10 January 2023
A United Nations report has found that Earth's protective ozone layer is slowly healing itself.
Ozone is a form of oxygen. In Earth's upper atmosphere, it acts as a barrier to block harmful radiation from the sun. But closer to Earth's surface, ozone is a common pollutant. At ground level, high levels of ozone can harm people's lungs and damage plants.
Research has shown that chemical pollutants released into the atmosphere shrink the ozone layer over time. The layer exists in a part of Earth's atmosphere known as the stratosphere. The layer sits between 15 to 30 kilometers above Earth's surface. Each year, a large hole develops in the layer over Antarctica.
In their new report, U.N. scientists say at the current rate, the ozone hole over Antarctica would be fully healed by 2066.
Paul Newman is the co-chair of the U.N. report. It was recently presented at a meeting of the American Meteorological Society. He told The Associated Press, "In the upper stratosphere and in the ozone hole we see things getting better."
However, the researchers reported the healing is happening very slowly. The worldwide average amount of ozone is estimated to return to pre-thinning levels around 2040, the report said.
A 1987 agreement called the Montreal Protocol banned a series of chemicals – mainly used in refrigerants and aerosols – believed to have reduced the thickness of the ozone layer.
The Secretary-General of the World Meteorological Organization, Petteri Taalas, commented about the report in a statement. He said past actions taken to reduce ozone damage had demonstrated the importance of limiting climate-harming substances.
Newman added that while signs of healing were reported four years ago, researchers were looking for more lasting change. The earlier recovery numbers had "solidified a lot," he said.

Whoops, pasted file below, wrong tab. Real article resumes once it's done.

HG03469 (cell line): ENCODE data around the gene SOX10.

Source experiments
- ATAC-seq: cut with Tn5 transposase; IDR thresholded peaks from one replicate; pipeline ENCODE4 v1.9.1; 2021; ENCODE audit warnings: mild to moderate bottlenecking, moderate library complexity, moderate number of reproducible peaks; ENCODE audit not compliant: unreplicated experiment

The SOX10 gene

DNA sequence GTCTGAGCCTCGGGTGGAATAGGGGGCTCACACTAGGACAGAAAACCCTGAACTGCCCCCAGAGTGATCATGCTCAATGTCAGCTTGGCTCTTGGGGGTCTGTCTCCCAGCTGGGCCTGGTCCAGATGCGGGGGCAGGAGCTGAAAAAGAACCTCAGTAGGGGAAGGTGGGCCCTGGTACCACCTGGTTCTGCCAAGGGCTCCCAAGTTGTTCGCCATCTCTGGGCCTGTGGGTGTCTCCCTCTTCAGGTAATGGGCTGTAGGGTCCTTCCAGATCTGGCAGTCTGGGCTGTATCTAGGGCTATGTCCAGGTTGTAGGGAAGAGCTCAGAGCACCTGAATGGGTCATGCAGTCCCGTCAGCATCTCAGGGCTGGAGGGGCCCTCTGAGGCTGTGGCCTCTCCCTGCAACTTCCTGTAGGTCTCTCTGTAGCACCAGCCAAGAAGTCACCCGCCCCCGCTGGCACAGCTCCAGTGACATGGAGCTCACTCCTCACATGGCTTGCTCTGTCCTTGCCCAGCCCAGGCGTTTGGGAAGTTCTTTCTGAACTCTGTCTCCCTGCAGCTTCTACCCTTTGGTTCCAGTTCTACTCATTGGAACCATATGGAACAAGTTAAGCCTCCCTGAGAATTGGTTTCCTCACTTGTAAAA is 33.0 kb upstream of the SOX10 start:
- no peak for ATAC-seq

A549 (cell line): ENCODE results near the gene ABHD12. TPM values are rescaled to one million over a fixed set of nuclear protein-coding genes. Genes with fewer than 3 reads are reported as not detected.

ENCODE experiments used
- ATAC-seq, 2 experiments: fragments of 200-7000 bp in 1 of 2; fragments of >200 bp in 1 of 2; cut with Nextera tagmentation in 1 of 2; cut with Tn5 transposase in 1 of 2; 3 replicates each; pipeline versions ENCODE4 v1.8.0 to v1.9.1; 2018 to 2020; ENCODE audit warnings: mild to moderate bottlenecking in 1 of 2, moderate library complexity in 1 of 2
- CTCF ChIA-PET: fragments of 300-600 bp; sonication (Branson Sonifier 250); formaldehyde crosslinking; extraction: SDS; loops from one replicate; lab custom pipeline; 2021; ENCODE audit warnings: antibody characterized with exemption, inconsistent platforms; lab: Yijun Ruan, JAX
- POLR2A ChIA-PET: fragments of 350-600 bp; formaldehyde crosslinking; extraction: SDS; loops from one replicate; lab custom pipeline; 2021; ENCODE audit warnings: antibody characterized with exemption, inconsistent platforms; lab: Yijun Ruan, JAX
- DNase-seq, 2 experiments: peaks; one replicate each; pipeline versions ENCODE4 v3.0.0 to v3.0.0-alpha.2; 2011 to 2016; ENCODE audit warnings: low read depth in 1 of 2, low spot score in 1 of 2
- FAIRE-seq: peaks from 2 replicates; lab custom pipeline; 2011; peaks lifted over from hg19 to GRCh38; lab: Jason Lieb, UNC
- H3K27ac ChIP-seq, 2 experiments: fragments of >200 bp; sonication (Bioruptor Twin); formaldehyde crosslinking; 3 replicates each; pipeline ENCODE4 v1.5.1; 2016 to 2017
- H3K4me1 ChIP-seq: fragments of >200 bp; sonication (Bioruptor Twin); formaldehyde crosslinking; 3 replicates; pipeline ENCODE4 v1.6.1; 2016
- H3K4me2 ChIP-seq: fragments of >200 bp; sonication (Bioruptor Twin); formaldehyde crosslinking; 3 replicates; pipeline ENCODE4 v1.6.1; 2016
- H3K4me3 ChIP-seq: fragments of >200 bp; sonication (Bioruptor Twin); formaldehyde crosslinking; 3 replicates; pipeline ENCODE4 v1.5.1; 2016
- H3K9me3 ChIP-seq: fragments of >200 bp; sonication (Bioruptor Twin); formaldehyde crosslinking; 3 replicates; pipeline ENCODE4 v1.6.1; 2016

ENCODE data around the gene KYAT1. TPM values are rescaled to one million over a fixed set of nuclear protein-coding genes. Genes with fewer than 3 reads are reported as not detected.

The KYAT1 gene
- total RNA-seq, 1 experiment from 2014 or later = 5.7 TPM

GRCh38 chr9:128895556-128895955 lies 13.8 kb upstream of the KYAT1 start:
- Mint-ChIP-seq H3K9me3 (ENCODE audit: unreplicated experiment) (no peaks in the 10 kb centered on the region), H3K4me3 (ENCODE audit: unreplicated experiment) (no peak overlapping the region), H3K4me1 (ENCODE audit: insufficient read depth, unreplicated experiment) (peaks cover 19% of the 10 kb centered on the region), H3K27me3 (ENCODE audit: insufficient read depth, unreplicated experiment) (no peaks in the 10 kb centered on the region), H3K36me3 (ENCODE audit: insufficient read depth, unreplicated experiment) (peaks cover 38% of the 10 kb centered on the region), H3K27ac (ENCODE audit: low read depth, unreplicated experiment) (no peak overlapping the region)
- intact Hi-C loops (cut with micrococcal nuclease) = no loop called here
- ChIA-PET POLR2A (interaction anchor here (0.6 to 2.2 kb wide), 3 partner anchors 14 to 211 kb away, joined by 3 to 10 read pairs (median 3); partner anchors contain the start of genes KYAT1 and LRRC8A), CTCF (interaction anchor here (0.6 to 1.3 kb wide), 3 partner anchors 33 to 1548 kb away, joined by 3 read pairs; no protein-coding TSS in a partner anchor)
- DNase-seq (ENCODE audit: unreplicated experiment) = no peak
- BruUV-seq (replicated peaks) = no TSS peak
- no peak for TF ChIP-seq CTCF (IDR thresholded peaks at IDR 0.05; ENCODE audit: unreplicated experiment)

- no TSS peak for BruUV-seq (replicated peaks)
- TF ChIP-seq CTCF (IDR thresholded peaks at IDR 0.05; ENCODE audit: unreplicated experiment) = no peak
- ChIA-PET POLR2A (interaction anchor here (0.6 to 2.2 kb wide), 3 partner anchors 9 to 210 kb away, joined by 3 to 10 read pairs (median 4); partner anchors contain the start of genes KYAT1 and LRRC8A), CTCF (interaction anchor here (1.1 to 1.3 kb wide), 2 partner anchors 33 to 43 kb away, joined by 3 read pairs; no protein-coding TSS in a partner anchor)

The two main chemicals that eat away at ozone are in lower levels in the atmosphere, said Newman, who is also the chief Earth scientist at NASA's Goddard Space Flight Center. The report said chlorine levels were down 11.5 percent since they reached a high in 1993. Bromine – which does a better job of eating ozone but exists at lower levels in the air – dropped 14.5 percent since reaching a high point in 1999.
Newman said the reductions in chlorine and bromine levels came largely because of the limits set in the Montreal Protocol.
Another member of the research team was David W. Fahey, director of the U.S. National Oceanic and Atmospheric Administration's chemical sciences lab. He said the latest results show there has been a "sea change" in the way the world deals with its ozone-thinning substances.
Natural weather cycles in the Antarctic also affect ozone hole levels, which are highest in the autumn. The past few years, Newman said, the ozone hole grew a bit bigger because of that. But overall, the results demonstrate clear healing, the report said.
I'm Bryan Lynn.
The Associated Press reported this story. Bryan Lynn adapted the report for VOA Learning English.
Words in This Story
layer – n. an amount of substance covering a surface
refrigerant – n. a chemical substance that can be used to make things or keep things cold
aerosol – n. a substance like hair spray kept in a container under pressure that is released in a fine spray when a button is pushed
sea change – n. a complete change or transformation